Narayana and Nara are supposed to have taken form as Sri Krishna and Arjuna. They were almost like twins, working together living together, eating together, one being in two bodies. The association of Sri Krishna with Arjuna, so inseparable, is an illustration of the inseparable relation between God and man.
यत्र योगेश्वर: कृष्णो यत्र पार्थो धनुर्धर: ।
तत्र श्रीर्विजयो भूतिर्ध्रुवा नीतिर्मतिर्मम ॥ ७८ ॥
yatra yogeśvaraḥ kṛṣṇo
yatra pārtho dhanur-dharaḥ
tatra śrīr vijayo bhūtir
dhruvā nītir matir mama
This truth is highlighted especially in the last verse of the Bhagavad Gita. “Yatra yogeshvarah Krishno, yatra partho dhanur dharah; Tatra srirvijayo bhutir dhruva nitir matir mama,” says Sanjaya.
“Where Sri Krishna, the Lord of Yog, is; and Arjuna, the wielder of the bow, is; simultaneously seated in one chariot, together; there perfection reigns supreme, success is at hand, all glory is there at once, and there is perfect righteousness.”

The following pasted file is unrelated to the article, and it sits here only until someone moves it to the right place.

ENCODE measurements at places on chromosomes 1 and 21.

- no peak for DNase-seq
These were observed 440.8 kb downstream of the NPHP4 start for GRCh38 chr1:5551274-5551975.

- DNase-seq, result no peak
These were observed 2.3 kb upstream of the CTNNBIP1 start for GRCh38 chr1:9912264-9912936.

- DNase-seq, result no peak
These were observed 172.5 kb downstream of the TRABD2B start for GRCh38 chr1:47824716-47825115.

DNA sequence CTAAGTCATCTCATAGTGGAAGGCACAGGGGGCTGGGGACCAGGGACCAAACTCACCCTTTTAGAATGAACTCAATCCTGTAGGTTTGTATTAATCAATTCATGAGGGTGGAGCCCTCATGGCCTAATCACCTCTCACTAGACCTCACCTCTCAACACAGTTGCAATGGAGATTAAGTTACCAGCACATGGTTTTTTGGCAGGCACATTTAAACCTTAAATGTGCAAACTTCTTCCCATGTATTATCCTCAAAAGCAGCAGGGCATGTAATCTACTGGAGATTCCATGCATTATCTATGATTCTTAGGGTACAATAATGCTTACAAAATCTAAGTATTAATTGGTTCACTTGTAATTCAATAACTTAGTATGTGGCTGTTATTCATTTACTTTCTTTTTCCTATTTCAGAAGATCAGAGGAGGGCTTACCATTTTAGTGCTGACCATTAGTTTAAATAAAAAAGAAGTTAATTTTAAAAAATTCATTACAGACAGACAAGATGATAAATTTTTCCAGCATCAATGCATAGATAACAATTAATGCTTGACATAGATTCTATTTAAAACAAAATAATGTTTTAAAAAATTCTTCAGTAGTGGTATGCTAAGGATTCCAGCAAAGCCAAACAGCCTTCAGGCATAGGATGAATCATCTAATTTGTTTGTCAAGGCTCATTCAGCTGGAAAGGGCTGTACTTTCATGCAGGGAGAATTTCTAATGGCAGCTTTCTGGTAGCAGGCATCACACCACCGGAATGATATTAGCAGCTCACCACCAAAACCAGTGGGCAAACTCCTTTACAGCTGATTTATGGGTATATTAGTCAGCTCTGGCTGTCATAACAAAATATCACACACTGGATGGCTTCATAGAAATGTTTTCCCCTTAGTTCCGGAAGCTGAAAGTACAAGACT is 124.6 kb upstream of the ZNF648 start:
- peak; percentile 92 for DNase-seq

Divine grace and human effort go together. Knowledge and action are in the state of a perfect blend. The absolute and the relative are not two different entities; they are in one chariot.
The chariot in which Sri Krishna and Arjuna are seated may be the historical chariot that moved on the field of the Mahabharata, or it may be symbolic for Ishvara and Jiva, God and man who are working together in the human heart.
Or, this chariot can be the whole Universe, and it could be the Absolute enacting the drama of the relativity of manifestation.
The inseparability of Sri Krishna and Arjuna as friends, as has been told again and again in the Mahabharata, is an illustration of the point of the inseparability of God and man, the Creator and his Creation. It is to demonstrate this truth of the universality of God’s perfection and the ideal inclusiveness of everything that this incarnation shone on earth.